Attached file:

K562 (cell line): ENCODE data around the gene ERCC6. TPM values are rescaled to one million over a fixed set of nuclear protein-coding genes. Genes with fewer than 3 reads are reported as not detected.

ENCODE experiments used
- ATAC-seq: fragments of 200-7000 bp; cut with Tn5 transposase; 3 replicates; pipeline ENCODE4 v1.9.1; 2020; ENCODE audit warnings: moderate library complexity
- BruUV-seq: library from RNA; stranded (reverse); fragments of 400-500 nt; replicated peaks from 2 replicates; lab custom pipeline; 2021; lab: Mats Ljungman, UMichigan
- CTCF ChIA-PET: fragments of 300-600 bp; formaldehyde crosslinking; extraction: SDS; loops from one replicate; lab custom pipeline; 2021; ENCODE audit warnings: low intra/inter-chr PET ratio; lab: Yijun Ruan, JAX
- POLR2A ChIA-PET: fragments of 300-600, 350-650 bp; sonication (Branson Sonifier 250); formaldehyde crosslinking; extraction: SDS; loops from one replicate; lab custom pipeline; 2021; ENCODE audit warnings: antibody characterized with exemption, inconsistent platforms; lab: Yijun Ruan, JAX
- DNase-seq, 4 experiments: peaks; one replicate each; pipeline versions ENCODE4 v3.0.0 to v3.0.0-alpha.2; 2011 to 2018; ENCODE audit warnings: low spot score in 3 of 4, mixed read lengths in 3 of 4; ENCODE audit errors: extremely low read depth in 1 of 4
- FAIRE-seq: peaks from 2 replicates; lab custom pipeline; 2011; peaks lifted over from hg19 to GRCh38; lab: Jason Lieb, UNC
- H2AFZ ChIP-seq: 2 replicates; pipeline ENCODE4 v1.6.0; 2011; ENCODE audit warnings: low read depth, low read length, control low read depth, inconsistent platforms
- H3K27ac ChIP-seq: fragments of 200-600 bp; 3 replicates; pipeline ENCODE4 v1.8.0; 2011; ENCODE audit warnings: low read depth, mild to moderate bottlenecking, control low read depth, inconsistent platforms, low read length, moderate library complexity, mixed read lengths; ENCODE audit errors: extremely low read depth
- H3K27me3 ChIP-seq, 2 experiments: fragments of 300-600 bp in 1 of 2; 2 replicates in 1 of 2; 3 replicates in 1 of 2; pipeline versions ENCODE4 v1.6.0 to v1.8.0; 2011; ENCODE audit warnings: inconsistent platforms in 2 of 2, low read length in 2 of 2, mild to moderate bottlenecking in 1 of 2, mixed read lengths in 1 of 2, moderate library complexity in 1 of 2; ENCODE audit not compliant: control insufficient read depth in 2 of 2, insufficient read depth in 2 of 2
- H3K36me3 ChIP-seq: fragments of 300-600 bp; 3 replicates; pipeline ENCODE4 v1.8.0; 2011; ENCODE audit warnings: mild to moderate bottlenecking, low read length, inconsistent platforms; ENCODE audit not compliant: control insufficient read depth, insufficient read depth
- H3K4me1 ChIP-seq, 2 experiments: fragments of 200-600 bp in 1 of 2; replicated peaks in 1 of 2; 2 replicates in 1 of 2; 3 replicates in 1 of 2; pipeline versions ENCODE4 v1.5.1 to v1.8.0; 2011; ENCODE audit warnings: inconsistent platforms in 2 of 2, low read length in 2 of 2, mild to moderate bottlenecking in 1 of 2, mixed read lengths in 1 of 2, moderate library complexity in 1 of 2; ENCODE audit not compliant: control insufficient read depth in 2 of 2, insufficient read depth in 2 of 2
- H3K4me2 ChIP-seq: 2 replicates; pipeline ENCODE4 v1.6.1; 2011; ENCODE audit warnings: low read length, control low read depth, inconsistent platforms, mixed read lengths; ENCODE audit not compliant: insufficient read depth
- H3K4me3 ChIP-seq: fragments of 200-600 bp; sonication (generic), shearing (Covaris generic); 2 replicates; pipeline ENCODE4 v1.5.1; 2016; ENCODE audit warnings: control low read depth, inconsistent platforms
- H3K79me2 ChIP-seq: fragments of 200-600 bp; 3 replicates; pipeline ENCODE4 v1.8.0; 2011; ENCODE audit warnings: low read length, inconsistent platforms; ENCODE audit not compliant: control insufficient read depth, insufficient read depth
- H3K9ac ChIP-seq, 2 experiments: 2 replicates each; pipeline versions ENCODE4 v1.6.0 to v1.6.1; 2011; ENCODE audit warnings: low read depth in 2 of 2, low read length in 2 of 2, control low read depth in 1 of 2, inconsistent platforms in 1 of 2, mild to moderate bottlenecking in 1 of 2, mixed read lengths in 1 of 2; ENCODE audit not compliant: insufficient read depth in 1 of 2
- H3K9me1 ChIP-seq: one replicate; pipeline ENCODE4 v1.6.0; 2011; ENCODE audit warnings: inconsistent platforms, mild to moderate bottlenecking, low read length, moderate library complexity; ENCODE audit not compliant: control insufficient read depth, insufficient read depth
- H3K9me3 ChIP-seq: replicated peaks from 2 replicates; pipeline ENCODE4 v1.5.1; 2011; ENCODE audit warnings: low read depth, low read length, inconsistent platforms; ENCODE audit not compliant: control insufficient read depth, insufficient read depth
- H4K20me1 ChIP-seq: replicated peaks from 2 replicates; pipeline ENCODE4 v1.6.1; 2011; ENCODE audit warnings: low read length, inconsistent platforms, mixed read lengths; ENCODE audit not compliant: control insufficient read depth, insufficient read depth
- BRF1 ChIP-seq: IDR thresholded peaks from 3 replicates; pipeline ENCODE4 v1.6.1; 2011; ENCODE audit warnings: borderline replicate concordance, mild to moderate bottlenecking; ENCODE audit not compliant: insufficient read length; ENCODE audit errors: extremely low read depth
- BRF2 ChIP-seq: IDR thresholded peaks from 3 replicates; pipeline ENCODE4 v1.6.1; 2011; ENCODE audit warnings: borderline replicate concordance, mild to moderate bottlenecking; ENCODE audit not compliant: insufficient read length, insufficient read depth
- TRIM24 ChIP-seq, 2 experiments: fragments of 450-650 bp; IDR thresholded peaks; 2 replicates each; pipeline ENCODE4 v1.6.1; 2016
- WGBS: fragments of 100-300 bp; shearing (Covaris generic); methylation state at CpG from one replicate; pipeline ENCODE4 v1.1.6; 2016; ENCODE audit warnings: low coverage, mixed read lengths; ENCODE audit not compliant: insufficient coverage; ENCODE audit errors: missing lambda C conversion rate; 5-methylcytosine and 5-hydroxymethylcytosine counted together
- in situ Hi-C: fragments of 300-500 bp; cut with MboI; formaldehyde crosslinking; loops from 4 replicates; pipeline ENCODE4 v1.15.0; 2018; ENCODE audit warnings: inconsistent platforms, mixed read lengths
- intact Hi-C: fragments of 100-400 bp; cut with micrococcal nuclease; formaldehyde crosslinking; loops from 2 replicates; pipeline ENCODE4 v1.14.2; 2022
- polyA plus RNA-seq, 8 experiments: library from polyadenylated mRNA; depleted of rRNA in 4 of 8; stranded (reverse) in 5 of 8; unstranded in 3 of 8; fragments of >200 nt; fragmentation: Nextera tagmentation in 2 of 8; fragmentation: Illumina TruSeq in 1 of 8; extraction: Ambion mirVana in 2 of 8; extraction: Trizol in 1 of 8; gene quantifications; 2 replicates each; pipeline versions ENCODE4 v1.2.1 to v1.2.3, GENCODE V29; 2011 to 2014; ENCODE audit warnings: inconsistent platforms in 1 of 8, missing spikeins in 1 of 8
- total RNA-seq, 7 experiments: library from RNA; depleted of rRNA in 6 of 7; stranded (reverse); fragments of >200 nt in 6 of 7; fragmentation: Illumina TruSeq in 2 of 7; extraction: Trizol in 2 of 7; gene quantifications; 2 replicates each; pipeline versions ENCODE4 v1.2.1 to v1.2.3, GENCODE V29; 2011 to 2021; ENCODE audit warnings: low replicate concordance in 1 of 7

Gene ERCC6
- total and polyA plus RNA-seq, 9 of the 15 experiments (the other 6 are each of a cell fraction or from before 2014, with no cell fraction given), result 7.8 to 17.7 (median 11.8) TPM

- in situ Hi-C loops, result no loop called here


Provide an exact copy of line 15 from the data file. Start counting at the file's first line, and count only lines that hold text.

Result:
- H3K4me3 ChIP-seq: fragments of 200-600 bp; sonication (generic), shearing (Covaris generic); 2 replicates; pipeline ENCODE4 v1.5.1; 2016; ENCODE audit warnings: control low read depth, inconsistent platforms